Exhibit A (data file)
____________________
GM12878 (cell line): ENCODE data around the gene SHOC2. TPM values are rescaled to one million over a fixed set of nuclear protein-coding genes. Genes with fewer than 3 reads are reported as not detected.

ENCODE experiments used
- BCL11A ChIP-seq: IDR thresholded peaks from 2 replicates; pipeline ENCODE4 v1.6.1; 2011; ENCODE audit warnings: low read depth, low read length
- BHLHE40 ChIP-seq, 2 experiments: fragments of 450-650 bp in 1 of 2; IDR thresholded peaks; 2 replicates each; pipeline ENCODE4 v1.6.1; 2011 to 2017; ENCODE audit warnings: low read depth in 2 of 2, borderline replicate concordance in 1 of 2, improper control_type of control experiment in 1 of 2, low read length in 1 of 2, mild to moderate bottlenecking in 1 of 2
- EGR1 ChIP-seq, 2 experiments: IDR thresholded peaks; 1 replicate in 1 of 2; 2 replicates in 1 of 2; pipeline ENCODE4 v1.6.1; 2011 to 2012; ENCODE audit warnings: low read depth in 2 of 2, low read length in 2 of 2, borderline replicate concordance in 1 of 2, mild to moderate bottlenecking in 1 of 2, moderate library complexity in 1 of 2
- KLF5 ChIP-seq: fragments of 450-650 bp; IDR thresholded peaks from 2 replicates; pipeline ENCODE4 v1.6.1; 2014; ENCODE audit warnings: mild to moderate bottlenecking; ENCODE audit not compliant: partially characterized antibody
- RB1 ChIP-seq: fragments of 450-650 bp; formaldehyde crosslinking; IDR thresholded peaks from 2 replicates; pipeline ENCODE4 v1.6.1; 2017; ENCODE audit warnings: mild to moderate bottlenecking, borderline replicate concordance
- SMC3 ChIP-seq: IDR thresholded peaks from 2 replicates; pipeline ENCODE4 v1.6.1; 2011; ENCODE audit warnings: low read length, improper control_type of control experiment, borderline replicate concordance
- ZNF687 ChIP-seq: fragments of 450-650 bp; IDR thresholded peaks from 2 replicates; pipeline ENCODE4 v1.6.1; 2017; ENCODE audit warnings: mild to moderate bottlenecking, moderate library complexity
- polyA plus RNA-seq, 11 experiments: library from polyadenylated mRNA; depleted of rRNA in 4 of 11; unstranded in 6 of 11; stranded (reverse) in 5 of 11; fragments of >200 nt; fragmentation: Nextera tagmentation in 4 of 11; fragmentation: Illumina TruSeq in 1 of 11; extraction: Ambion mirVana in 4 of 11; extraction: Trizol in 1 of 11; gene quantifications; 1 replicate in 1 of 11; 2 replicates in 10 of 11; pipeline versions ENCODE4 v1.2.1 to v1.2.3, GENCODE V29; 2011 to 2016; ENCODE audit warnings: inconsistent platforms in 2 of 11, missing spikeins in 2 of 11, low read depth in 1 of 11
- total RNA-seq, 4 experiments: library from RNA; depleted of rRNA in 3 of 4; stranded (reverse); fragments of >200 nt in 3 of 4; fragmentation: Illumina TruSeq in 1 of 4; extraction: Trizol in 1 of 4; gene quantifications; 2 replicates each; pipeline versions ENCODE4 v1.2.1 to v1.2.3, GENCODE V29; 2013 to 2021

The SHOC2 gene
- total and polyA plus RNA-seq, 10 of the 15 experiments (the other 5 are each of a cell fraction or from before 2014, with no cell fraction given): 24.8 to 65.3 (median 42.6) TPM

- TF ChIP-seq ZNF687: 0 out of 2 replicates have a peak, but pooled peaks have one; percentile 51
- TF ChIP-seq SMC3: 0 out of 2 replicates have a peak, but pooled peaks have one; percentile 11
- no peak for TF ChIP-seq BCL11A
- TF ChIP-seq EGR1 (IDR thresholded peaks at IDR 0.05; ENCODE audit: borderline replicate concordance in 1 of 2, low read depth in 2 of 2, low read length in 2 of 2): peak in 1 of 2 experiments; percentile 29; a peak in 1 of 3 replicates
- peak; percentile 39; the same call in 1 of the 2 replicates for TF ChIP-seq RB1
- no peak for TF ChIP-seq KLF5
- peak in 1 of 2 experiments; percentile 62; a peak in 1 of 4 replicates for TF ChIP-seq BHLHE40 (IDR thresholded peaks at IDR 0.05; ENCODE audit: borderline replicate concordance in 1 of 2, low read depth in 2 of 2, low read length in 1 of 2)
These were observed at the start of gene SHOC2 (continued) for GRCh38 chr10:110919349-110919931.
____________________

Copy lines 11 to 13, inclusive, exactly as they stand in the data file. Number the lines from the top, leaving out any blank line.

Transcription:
- total RNA-seq, 4 experiments: library from RNA; depleted of rRNA in 3 of 4; stranded (reverse); fragments of >200 nt in 3 of 4; fragmentation: Illumina TruSeq in 1 of 4; extraction: Trizol in 1 of 4; gene quantifications; 2 replicates each; pipeline versions ENCODE4 v1.2.1 to v1.2.3, GENCODE V29; 2013 to 2021

The SHOC2 gene
- total and polyA plus RNA-seq, 10 of the 15 experiments (the other 5 are each of a cell fraction or from before 2014, with no cell fraction given): 24.8 to 65.3 (median 42.6) TPM